That is critical because of the problem of what would happen if the same person met him- or herself: could they co-exist or would they cancel each other out and vanish.  The theory is they would both cease to be, but when he inevitably overstays, only the Ben who has just arrived for the reconnaissance shot is extinguished (the implications, would the company have sent the main mission when Ben failed to return from his first trip for instance, or even how anything described after it could have taken place, are not considered by Tucker).   The assumption, hitherto untested, that such an event would cancel out both versions gives the surviving Ben and Bloch, now deemed to be dead ‘back home’, an opportunity to shake the sterile world of 2578 from their very muddy boots, and make their way in the rather more exciting world of 1856; an unsurprising conclusion given the continual emphasis on Ben’s feeling of kinship with it.

Tucker makes some oblique but telling points about his own society.  Peabody’s initial walk to the Time Researchers’ building allows Tucker to paint a decadent future, but resonating with the twentieth century United States.  Youngsters adopt outlandish fashions (as ancient Egyptian styles are trendy, women are virtually topless) and are unwilling to go anywhere except by car; a pedestrian is an eccentric.  Like today, information has a monetary value and it is in Time Researchers’ interest to restrict it, as monopolies do; hence forays into the past, being client-driven, are unsystematic.  There is a suggestion that we view the past through the lens of the present, and this is influenced ideologically to support the status quo: the emperor rules over a territory divided into city-states, and Time Researchers’ analysts assume this is how the early United States was organised, so rather than Bloomington, where the 1856 convention was held, being the city of Bloomington in the state of Illinois, it is thought of as the city state Bloomington-Illinois.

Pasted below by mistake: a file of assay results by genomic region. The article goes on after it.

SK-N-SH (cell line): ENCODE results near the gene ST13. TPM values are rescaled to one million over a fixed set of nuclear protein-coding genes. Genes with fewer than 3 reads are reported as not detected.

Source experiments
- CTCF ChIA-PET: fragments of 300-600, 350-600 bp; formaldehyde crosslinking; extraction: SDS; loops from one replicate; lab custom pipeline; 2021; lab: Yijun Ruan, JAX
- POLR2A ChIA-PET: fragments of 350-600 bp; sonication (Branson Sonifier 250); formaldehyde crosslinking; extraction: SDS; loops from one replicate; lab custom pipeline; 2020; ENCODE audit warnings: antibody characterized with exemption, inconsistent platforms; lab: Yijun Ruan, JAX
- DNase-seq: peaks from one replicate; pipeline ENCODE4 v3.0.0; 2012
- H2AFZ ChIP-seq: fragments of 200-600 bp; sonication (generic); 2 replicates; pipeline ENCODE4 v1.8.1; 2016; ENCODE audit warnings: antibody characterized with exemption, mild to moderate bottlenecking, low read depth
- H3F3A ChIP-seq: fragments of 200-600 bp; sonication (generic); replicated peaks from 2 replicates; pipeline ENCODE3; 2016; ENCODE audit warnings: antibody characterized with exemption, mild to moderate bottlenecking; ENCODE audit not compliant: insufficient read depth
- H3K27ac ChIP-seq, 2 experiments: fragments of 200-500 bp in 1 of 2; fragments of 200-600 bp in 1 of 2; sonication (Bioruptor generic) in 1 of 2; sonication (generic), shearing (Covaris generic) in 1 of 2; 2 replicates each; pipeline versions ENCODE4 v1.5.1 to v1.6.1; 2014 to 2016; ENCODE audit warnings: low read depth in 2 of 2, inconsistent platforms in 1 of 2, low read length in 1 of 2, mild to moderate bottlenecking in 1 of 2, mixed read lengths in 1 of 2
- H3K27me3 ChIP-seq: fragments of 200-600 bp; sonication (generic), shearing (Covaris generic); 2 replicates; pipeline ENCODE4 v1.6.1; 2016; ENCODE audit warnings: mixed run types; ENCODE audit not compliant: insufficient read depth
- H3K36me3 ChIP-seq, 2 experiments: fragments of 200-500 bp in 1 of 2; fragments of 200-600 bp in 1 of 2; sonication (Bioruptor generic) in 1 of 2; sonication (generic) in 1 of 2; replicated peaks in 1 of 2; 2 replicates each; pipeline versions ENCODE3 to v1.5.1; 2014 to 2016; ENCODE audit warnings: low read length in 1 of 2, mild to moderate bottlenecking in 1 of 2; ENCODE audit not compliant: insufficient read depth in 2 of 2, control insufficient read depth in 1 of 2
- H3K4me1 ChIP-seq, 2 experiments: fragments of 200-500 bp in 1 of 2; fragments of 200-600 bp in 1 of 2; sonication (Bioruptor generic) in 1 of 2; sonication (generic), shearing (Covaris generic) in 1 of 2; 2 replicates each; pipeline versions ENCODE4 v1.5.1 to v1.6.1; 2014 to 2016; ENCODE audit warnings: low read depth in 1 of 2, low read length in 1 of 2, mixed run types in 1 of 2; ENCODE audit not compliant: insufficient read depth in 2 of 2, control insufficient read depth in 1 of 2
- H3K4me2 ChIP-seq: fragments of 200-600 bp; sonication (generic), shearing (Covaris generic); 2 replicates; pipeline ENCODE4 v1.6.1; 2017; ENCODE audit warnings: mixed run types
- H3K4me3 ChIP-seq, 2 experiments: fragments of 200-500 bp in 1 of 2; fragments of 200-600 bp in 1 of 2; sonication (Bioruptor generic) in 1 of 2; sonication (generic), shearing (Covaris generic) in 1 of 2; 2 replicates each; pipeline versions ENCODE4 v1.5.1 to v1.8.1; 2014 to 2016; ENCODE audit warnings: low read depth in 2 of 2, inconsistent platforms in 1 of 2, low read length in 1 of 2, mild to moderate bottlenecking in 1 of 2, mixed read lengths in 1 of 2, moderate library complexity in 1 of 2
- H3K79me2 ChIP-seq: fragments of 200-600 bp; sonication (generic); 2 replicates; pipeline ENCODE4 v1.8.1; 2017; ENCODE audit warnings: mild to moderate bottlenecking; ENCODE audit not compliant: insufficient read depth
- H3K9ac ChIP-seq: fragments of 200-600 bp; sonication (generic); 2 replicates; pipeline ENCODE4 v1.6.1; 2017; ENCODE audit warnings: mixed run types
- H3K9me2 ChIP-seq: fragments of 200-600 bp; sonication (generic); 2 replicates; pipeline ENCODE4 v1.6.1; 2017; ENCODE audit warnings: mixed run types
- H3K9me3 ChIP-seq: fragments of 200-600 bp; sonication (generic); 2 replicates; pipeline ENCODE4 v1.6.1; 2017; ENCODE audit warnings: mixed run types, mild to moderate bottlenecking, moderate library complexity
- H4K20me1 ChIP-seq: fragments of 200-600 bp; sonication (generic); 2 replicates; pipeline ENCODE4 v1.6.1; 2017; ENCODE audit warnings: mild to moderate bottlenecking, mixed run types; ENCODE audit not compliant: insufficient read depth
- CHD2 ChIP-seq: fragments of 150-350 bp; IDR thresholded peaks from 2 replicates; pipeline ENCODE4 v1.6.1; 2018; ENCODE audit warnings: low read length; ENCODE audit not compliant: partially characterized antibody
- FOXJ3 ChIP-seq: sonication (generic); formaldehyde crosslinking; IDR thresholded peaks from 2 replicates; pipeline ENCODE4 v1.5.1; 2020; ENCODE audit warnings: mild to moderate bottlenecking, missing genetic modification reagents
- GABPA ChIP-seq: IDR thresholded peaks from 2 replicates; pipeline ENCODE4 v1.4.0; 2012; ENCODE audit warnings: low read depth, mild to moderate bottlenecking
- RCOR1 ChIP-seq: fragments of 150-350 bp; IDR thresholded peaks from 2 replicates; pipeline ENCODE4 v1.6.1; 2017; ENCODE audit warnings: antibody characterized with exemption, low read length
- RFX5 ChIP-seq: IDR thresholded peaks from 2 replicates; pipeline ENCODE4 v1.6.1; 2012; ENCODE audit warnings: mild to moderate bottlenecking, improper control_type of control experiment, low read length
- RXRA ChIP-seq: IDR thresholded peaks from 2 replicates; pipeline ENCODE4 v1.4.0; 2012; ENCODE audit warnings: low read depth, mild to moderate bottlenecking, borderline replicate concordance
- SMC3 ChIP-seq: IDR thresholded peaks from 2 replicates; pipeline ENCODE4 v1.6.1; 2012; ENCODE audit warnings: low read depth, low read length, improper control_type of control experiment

The novel challenges a liberal view that progress will be gradual but unceasing.  Because much of history has been lost, the imperial regime can claim it represents a novel approach to political problems, whereas actually it is a type that has been tried often before but which its subjects are not in a position to contrast with alternative forms of governance.  A lengthy example of the possibilities for history to be manipulated by those in charge is given in the account of how Egyptian pharaoh Ramses II disastrously lost the Battle of Kadesh to the Hittite Muwatalli II but proclaimed a magnificent victory anyway.  He inaugurated a ‘great lie’, to the extent that for thousands of years it was believed, until Time Researchers uncovered the truth of the scale of the Egyptian defeat.  Spin in politics is nothing new, and will doubtless still be going on in 2578.

The Lincoln Hunters is an enjoyable stab at a time-travel novel, but unsophisticated compared to, say, the mind-bending but logical multiple loops in The Time Traveler’s Wife.